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What if instead our society reeled globalization back in a little, and we lived in smaller, closer, local communities? I live in a rural-ish area, and any time I get on the interstate, especially during the workweek, I can't help but wonder how much those people's lives would be improved if everything was in walking or bicycling distance, how much more time they would have to give to their families or their interests or even their daily needs. Maybe it's not possible for most people due to unfortunate situations society has created. But didn't we do this to ourselves?

I don't quite understand the connection to globalization or more rural communities. Urban cities, of course, generally offer the best walkability simply because of population density. In my experience in the United States, suburban communities and small towns are most literally unwalkable due to the design of the road network. In rural areas generally it's not feasible to walk simply because your place of work, grocery store, etc. are many miles away.

Before globalization, rural communities had walkable towns, maybe just a few blocks, but enough stores to fulfill daily needs without the use of a car. Now all those communities have is big box stores several miles away.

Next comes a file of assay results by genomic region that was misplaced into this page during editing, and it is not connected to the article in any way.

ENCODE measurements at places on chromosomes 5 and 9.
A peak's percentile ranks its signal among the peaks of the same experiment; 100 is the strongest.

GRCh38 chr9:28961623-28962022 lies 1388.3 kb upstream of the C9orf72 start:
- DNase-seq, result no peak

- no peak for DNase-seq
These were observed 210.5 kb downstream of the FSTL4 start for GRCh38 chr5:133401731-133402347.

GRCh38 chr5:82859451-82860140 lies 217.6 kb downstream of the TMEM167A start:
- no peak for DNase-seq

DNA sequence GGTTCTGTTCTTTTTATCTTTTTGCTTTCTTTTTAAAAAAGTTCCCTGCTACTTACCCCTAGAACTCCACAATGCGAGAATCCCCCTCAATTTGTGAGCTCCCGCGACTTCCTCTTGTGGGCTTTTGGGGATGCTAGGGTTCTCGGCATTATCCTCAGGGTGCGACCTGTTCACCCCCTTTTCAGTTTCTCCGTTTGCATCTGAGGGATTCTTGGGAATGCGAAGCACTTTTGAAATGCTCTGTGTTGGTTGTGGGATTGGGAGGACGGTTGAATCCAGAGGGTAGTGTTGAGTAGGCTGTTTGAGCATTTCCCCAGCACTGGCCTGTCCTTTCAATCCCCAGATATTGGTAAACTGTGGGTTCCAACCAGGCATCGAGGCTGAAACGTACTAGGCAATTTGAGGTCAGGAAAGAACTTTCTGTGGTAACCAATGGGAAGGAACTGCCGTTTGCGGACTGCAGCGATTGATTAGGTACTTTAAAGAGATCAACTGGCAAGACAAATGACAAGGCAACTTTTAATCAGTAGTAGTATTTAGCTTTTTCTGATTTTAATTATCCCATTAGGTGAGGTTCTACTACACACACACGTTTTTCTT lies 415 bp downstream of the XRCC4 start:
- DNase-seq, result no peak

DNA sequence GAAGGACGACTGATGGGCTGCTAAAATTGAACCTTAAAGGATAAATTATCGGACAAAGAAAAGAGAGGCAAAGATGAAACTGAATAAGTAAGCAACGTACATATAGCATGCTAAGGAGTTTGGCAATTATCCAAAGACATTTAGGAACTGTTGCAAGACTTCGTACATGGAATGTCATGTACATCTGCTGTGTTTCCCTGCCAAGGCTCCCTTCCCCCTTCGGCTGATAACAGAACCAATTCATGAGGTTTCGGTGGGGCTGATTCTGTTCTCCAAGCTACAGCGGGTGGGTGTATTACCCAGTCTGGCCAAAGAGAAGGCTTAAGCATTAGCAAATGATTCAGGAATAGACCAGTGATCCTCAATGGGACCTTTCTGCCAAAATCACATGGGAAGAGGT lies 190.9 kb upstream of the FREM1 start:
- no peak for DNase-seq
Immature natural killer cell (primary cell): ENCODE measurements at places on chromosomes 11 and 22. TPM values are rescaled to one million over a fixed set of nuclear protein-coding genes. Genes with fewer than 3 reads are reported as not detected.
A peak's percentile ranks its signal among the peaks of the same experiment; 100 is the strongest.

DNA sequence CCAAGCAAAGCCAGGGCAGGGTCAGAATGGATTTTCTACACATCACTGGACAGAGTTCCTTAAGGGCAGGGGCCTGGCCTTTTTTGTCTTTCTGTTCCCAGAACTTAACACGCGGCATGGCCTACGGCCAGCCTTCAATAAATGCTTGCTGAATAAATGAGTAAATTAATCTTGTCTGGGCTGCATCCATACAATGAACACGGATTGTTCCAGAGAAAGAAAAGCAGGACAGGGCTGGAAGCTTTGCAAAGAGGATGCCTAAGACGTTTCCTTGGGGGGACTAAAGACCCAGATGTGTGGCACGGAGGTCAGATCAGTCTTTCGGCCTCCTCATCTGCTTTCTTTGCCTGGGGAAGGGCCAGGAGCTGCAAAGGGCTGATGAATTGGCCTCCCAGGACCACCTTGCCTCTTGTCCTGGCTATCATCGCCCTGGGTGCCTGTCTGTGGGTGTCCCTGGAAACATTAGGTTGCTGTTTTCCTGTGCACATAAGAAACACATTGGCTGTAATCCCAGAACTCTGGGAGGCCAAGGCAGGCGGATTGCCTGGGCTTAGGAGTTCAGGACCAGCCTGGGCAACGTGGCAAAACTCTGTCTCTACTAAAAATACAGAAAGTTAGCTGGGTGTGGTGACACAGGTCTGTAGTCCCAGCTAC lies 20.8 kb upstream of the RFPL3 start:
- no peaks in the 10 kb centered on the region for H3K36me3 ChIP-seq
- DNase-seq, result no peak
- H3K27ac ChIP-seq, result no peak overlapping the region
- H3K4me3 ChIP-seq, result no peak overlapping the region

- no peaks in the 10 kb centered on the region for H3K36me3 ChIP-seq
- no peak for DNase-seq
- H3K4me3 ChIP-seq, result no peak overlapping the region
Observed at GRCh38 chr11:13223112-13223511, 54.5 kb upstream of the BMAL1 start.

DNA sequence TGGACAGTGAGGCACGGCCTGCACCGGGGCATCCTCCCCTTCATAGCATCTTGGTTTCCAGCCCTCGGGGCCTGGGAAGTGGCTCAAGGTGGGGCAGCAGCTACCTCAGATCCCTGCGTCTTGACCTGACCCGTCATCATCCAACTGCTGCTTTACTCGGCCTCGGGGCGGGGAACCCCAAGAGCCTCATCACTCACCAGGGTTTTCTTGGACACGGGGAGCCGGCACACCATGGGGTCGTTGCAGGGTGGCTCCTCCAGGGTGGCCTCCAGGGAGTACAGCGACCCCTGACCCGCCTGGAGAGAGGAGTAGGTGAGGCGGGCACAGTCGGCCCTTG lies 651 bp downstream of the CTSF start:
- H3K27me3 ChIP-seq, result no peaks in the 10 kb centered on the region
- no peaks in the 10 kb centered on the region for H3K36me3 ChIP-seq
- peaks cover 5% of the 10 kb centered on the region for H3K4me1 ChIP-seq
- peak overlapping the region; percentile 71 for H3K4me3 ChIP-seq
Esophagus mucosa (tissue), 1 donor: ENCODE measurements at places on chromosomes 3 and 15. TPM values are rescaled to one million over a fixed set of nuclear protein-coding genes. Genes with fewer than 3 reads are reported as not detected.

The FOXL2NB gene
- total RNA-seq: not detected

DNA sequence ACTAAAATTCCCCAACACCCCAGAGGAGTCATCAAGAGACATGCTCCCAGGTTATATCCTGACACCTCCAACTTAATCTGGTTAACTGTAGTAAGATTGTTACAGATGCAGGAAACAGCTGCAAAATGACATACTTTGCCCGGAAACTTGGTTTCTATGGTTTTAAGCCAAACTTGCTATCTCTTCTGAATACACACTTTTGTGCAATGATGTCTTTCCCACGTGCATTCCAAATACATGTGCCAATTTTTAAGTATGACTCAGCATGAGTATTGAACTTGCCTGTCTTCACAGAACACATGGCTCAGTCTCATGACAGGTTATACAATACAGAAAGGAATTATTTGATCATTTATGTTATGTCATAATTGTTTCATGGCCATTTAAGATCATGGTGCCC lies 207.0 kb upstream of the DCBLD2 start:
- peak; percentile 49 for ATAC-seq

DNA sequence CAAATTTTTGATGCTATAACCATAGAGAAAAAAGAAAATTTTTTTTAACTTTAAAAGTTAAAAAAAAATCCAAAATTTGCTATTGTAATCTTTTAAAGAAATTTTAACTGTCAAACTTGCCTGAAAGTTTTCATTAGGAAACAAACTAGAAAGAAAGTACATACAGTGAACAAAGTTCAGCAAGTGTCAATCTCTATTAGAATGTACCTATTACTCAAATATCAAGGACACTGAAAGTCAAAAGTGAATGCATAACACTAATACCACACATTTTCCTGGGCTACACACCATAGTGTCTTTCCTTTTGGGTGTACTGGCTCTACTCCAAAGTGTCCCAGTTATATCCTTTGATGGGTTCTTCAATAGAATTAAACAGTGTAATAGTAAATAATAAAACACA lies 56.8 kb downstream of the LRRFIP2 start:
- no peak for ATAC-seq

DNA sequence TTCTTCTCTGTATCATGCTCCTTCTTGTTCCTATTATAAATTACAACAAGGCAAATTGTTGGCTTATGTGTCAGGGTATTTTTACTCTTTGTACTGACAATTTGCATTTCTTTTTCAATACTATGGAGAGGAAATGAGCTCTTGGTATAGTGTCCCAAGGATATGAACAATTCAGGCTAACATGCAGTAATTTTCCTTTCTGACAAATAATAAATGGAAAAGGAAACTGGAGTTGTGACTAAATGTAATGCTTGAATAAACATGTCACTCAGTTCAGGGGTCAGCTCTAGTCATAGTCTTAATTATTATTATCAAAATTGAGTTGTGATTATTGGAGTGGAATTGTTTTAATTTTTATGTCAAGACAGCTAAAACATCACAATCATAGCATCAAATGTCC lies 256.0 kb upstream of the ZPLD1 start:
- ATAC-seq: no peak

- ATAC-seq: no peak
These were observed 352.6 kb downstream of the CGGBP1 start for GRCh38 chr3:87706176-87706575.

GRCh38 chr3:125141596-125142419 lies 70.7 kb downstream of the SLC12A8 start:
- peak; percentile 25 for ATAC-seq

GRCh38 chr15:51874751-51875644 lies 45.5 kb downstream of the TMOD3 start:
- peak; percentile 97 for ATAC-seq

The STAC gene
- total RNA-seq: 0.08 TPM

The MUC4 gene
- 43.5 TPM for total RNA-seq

Those walkable towns are/were just a smaller version of what we have today: an urban core that most of an area's population lives too far away to reasonably walk to.

That's not true about the United States. The entire US road network has been designed with cars in mind since at least the turn of the 20th century.

Roads designed for cars didn't really accelerate until after WW2. Before then, especially on the east coast, you had numerous small, walkable towns.

How exactly does globalization play a role here? Limousine services are one of the least affected services you can imagine, you can't outsource virtually all of that labor, perhaps with the exception of customer service.

To answer your question: A "rural life" in a "tight-knit community" would be a horror scenario for me. To each their own.

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